Even Death Should Be Accessible: The Story of Lucy
Today, I want to honour the memory of my friend Lucy.
When I was a child, I spent a long time in hospital in Madrid. Sometimes for a few months, sometimes a whole year without leaving. As a curious and social child, I was always looking for friends and to meet new people. The doctors would encourage me and call for me if there was a child who needed a friend or some sort of psychological support. As I was able to speak three languages it was relatively easy to make new friends.
There was one room that I was particularly curious about in the corridor next to mine, as nobody had asked me to go in there and I had never seen anyone come out from it. Many times, I heard sounds of someone in there in pain. One day, when I was 9 years old, the door was open, so I invited myself inside. I don’t remember whether I wanted to try to help the person in pain, or if I was just curious. Inside, I saw a very old lady lying in a bed, hooked up to machines and IV drips, who looked very tired, sick, and sad.
I said hello and she tried to hide her pain; she was shocked by an unexpected child in her room but said hello back. She told me her name was Lucy. I asked her if she needed help and why she was crying. She told me she had some pain and hoped that soon it would be gone. Later I realised what she really meant.
I asked her if she wanted me to stay and she told me she would be happy to have me there, though I didn’t know what I would do. She said maybe I could read a book for her. I rushed to my room and brought one of my children’s books and started to read. She encouraged me and I started to visit her every day.
This became part of my routine, and she always seemed happy to see me. She told me about her family and her life, but that nobody came to visit her. She told me she had been in the hospital for 20 years and that she was in continuous pain, even medicine was unable to help her. One day she told me that she wanted to end her life, but the Church and the law would not allow her to. In her condition, she was barely able to lift her hand. To end her life, she would need help.
On this day, I cried. Not only because I would miss her if she died, but also because I felt it was unfair that she was unable to end her life if that was what she wanted. It shouldn’t be for me or others to decide for her; not the hospital, or the government, or the Church. She was the one who was suffering.
I asked the priest why they wouldn’t allow her to end her life, and he told me it was because God loves her.
Euthanasia and the Law
Voluntary euthanasia is the ending of a person’s life, with their consent, to relieve suffering, usually performed by a doctor. It is understandably a controversial topic, not least of all because of the discomfort many of us feel when thinking or talking about death. Euthanasia is illegal in most countries across the world and is sometimes equated to murder, particularly in religious contexts. Beyond this, an important argument against euthanasia is the risk that the patient is pressured into giving their consent. There are concerns that structural inequalities and social prejudices, against the elderly or persons with disabilities, for example, can influence end-of-life decisions that people make. There are also complicated and difficult questions around informed consent and whether some individuals have sufficient capacity to make such decisions.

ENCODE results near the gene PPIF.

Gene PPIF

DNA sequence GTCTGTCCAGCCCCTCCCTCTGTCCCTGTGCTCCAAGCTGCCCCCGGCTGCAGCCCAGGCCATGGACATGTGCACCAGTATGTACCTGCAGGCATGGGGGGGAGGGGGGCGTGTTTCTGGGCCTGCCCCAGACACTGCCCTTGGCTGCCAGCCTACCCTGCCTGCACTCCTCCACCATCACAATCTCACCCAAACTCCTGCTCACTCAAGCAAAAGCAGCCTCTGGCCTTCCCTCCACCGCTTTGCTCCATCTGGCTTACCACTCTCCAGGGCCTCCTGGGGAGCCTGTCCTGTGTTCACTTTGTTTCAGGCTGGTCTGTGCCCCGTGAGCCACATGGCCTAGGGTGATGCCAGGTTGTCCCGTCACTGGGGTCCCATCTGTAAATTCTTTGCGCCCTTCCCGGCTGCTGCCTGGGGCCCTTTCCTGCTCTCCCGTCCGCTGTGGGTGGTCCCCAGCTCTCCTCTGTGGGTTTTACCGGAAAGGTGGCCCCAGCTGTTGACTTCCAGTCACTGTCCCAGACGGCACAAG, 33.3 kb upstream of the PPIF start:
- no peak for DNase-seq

There are three types of euthanasia legal in different countries today. Active euthanasia is performed by a medical professional with the patient’s consent, where the medical professional administers a lethal dose of a drug. This is legal in the Netherlands, Belgium, and Canada, for example. Physician-assisted suicide is when a patient wishes to end their life but needs a doctor’s help to do so, for example, by providing a lethal dose of drugs to the patient which the patient then takes without assistance. This is legal in Germany, Switzerland, and some US states. The most widely accepted form of euthanasia, though still only legal in a few contexts, is passive euthanasia, in which the patient is allowed to die through the withdrawal of treatment. This is legal in the Nordic countries, France, the UK, and others.
The term “euthanasia” comes from Greek, meaning “good death”. Some day we will all die, and the right to die means that this will be on our own terms, rather than left to the decisions of others. While some might disagree about the idea there can be a “good death”, it is undeniable that some deaths are worse than others – prolonged, drawn-out suffering is unimaginable for those who have not experienced it and, therefore, people in that situation should be allowed to make their own decisions.
Since I met Lucy, I have believed that the right to die must be accepted. People should be allowed to choose to end their suffering and to leave the world with dignity. I don’t know how many weeks or months I went to visit Lucy every day, but the times I was with her were the only times she was not crying. She suffered less when she wasn’t alone. One day I went to her room but nobody would allow me to enter, and there were many people inside. I understood that Lucy had passed away. Finally, she would not suffer from pain.
Lucy had to wait twenty years before she was finally released. Everywhere there are others like her, wondering how they will be able to endure another hour, another minute. On Thursday 17th of December, 2020, Spain’s lower house of Parliament passed a bill to legalise physician-assisted suicide and euthanasia for long-suffering patients of incurable diseases or unbearable permanent conditions. It is expected to pass the Senate and become law in 2021.